1-downtime-frequency-analysis-by-component 1-downtime-frequency-analysis-by-machine 1-downtime-frequency-analysis-by-topic
Table 2: Downtime Analysis Tables

3. Calculation of Relative Contribution

Relative contribution refers to the percentage of each category in relation to the total number of issues. This calculation is essential for determining the relative importance of each type of problem in relation to others. It is a crucial part of the chart as it allows me to identify the studied items that generate 80% of the impact on the process.

4. Creating the Pareto Chart

With the classified data and calculated relative contributions, it is time to create the Pareto chart. On the vertical axis, we represent the frequency or number of issues, while on the horizontal axis, we place the categories of problems or studied equipment in descending order of their relative contribution.

1-oil-drill-vs-downtime-as-pareto-chart 1-systems-vs-downtime
Figure 1: Downtime by Equipment Feature (Systems & Drill)

Figure 2: Downtime Linked to the Asset that Failed

5. Identification of Critical Areas

Once the Pareto chart is created, critical areas or equipment become evident, and immediate action plans can be implemented. By gaining a clear understanding of these crucial areas or equipment, the company can make better decisions regarding resource allocation in order to effectively address and improve issues. This may involve implementing preventive maintenance, predictive maintenance, staff training, updating operational procedures, and/or investing in new technologies.

In the charts presented in the previous chapter, it is clear that one particular asset, the TopDrive, is responsible for around 30% of the overall downtime. Furthermore, the top 6 pieces of equipment, which are the most significant in terms of representation, account for over 80% of the total downtime. These six pieces of equipment accounted for 17% of the total equipment that experienced unscheduled downtime during the study period. This relationship aligns with the Pareto principle.

Creating Pareto charts using maintenance documentation is an effective way to design maintenance strategies and plans in the world of industry and manufacturing. By proactively identifying critical areas, companies can reduce risks, costs, downtime, and maximize the lifespan of their assets, safety, and profits.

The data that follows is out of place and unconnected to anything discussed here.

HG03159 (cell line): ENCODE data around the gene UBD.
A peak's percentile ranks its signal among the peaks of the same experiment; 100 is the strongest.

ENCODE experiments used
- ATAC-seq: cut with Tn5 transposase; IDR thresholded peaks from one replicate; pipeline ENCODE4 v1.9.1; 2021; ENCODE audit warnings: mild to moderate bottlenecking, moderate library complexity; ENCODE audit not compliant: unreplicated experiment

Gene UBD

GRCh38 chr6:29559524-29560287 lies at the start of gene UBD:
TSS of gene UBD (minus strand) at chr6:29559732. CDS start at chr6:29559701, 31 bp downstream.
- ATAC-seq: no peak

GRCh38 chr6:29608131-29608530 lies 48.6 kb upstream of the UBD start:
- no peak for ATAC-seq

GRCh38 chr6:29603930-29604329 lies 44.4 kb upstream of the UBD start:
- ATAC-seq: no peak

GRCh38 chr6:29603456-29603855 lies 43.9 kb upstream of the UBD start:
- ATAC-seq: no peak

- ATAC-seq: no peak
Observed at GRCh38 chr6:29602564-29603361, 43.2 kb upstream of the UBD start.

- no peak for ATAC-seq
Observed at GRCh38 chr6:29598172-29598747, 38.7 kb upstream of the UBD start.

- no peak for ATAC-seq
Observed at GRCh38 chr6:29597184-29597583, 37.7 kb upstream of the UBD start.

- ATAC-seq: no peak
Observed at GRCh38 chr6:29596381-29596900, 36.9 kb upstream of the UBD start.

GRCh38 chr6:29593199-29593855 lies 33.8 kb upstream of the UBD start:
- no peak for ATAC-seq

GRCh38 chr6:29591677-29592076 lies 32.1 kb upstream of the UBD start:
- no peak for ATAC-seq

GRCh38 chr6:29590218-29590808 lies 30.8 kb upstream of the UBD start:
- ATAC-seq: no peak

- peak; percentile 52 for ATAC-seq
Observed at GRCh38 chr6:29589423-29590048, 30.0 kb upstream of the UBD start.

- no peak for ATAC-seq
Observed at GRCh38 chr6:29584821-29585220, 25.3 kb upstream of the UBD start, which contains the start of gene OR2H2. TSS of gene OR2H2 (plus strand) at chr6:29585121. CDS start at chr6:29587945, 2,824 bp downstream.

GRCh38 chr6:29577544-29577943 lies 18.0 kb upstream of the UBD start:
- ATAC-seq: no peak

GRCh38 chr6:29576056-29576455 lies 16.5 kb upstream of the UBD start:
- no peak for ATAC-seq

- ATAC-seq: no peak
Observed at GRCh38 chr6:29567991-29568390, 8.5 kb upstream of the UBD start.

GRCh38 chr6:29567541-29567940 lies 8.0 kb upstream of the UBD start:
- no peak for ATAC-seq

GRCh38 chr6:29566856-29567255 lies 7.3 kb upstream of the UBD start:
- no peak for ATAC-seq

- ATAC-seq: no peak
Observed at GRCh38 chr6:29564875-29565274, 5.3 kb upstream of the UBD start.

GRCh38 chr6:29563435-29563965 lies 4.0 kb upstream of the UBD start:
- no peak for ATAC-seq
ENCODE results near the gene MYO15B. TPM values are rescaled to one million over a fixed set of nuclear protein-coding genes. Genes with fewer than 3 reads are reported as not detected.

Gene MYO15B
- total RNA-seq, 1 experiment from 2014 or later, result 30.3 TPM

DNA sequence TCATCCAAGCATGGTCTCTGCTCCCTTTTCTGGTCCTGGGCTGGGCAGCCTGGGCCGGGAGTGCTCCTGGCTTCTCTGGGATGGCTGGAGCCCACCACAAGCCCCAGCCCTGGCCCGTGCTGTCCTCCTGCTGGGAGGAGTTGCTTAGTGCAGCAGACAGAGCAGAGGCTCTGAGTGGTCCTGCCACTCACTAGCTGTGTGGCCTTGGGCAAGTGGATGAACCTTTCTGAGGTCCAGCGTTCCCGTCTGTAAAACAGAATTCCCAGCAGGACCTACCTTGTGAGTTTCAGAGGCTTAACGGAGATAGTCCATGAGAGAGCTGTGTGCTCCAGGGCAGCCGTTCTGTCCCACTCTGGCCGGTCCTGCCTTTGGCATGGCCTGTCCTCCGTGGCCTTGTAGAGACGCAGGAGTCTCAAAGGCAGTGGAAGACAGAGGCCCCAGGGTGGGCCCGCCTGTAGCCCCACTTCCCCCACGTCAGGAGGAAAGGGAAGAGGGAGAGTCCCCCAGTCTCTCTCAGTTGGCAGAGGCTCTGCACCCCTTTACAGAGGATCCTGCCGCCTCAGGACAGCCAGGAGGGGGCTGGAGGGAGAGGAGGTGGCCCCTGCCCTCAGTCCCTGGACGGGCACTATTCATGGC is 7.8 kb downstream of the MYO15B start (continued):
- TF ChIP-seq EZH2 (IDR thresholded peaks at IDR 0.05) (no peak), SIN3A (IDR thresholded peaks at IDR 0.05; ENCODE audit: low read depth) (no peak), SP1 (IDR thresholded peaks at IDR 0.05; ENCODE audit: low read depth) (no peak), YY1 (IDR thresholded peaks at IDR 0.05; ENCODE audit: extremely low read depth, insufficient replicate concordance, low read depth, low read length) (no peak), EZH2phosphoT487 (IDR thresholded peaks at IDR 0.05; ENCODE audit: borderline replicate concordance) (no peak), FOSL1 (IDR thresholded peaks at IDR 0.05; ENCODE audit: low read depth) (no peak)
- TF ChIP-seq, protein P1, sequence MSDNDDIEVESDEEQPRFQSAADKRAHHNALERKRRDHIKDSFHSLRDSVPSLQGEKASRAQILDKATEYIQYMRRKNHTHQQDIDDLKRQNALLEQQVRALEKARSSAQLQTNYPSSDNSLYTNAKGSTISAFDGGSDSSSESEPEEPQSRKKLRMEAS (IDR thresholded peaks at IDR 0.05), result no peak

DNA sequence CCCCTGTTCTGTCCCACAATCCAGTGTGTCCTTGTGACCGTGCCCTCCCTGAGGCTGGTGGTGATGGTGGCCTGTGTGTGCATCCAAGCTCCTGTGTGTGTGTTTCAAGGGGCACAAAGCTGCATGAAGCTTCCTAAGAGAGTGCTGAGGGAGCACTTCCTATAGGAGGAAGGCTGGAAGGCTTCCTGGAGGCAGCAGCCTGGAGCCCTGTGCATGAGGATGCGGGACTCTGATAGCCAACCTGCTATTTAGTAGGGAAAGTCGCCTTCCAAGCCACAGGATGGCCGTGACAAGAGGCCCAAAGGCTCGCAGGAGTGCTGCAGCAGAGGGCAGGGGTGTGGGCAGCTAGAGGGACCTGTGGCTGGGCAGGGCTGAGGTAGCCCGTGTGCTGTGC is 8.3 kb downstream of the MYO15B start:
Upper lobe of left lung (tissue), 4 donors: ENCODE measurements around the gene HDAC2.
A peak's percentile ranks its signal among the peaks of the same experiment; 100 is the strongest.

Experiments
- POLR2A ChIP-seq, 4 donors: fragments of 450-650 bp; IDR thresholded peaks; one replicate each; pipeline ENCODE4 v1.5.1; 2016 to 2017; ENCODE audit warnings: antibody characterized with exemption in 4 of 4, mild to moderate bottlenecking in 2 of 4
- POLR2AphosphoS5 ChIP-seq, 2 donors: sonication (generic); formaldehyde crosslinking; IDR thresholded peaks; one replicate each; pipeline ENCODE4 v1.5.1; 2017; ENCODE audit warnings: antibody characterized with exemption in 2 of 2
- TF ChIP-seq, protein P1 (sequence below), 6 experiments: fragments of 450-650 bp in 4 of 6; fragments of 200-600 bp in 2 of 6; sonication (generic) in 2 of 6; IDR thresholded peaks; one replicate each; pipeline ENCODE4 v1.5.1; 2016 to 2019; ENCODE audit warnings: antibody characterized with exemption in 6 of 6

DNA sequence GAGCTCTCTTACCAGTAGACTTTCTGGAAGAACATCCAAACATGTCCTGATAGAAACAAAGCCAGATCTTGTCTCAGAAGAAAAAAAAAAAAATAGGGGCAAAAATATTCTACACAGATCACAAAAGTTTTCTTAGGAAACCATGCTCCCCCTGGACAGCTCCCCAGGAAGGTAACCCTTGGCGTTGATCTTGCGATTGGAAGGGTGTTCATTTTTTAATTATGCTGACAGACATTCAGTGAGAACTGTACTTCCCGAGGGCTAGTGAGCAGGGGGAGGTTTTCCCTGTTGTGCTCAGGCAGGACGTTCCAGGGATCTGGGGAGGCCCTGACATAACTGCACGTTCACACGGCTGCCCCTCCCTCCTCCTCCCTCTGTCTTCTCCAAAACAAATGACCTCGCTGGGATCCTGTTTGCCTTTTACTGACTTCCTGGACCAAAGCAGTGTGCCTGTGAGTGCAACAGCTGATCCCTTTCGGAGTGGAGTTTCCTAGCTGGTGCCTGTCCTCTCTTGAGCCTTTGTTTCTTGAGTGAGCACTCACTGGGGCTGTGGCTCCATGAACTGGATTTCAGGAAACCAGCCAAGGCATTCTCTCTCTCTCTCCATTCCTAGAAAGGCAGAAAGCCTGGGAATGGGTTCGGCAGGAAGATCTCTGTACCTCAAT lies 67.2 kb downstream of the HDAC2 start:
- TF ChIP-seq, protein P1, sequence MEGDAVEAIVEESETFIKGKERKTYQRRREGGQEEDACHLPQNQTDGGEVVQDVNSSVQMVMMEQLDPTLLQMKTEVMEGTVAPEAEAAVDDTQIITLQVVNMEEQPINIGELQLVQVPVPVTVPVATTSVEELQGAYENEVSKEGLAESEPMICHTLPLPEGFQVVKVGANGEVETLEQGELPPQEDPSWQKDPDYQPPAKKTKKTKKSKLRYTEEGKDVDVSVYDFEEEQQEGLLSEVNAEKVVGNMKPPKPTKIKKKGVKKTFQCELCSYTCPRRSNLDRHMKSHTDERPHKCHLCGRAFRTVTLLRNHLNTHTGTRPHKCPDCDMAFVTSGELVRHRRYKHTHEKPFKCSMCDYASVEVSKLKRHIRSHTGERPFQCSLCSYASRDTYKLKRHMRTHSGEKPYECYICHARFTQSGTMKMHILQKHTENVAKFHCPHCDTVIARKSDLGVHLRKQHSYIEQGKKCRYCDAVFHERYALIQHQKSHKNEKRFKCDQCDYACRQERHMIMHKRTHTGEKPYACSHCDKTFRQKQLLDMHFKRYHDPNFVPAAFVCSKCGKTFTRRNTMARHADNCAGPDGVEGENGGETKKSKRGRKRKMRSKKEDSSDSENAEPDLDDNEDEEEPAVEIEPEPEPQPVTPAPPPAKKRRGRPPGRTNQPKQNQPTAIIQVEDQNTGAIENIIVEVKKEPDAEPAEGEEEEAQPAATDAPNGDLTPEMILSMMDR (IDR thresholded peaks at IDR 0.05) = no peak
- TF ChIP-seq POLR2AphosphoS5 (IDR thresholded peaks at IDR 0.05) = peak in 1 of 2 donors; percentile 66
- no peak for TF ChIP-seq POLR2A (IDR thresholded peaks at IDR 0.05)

Your Maintenance and Downtime Documentation are Your Unused OEE Improvement Gold Mine

Maintenance documentation is an extremely valuable source of information that is often underestimated. The system records the complete history of our assets and their evolution over time. This resource serves as a treasure trove of knowledge that offers information on asset performance, incidents, downtime, repair costs, and other crucial aspects of the industrial and manufacturing maintenance field.

This documentation includes all the elements that are not working correctly in your production process, recording failures, incidents, and their resolutions. Likewise, it provides comprehensive information on the distribution of downtime, enabling us to determine the amount of time is spent on planned maintenance versus unplanned or corrective maintenance. This data is essential for making decisions to improve efficiency and effectively reduce unplanned downtime, thereby enhancing Overall Equipment Efficiency (OEE).

In the Pareto analysis presented in the example, we can observe the columns for "mode of failure actions" and "actions taken to correct failures." This information is highly valuable, although it is challenging to characterize because it involves specific terminology used by the workers who perform repair tasks. However, it is employed when conducting a more in-depth analysis, such as determining the root causes of issues, conducting Failure Modes and Effects Analysis (FMEA), or implementing Reliability-Centered Maintenance (RCM). These analyses help improve the procedures for critical equipment and systems identified through the Pareto chart.

Use Manufacturing Specific Text-AI solutions

In the previous section, we discussed the traditional approach to categorizing events associated with downtimes. Technology has advanced to allow radically different approaches to collecting and characterizing data for subsequent analysis. This has given rise to Text-AI solutions trained to understand the industrial world and extract and organize its data automatically. Here, we explore how these solutions can provide an efficient summary of problems and their resolutions.